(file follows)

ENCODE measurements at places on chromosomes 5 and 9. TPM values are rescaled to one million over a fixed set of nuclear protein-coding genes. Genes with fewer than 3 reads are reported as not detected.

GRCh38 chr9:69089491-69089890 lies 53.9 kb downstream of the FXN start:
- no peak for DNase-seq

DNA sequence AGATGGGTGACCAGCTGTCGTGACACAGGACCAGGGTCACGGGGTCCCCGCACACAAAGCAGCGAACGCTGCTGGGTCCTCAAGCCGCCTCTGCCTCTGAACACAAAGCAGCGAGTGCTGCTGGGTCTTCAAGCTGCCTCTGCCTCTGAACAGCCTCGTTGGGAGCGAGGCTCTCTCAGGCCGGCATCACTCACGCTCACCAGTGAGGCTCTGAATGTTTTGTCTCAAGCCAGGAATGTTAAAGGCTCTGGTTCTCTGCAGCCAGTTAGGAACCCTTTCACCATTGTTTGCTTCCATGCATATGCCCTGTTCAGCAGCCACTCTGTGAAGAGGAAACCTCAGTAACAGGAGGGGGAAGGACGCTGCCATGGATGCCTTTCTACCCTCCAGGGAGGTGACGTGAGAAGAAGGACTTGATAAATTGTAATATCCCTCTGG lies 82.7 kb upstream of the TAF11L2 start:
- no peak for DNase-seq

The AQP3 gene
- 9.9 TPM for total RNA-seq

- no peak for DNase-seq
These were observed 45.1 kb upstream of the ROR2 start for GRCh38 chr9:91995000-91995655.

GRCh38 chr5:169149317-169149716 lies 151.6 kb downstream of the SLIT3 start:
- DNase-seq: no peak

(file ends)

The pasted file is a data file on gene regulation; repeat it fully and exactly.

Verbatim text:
ENCODE measurements at places on chromosomes 5 and 9. TPM values are rescaled to one million over a fixed set of nuclear protein-coding genes. Genes with fewer than 3 reads are reported as not detected.

GRCh38 chr9:69089491-69089890 lies 53.9 kb downstream of the FXN start:
- no peak for DNase-seq

DNA sequence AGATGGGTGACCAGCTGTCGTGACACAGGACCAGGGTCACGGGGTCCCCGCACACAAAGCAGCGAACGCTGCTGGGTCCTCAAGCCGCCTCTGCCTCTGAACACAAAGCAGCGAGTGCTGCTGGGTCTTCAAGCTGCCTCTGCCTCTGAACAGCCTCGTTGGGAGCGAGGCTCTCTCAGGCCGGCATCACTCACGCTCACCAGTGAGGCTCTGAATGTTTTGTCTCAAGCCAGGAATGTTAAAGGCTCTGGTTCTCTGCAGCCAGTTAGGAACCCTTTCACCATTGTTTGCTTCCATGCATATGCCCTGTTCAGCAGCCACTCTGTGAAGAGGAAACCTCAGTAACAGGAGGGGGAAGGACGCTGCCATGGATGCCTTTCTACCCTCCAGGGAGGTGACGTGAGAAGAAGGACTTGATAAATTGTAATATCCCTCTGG lies 82.7 kb upstream of the TAF11L2 start:
- no peak for DNase-seq

The AQP3 gene
- 9.9 TPM for total RNA-seq

- no peak for DNase-seq
These were observed 45.1 kb upstream of the ROR2 start for GRCh38 chr9:91995000-91995655.

GRCh38 chr5:169149317-169149716 lies 151.6 kb downstream of the SLIT3 start:
- DNase-seq: no peak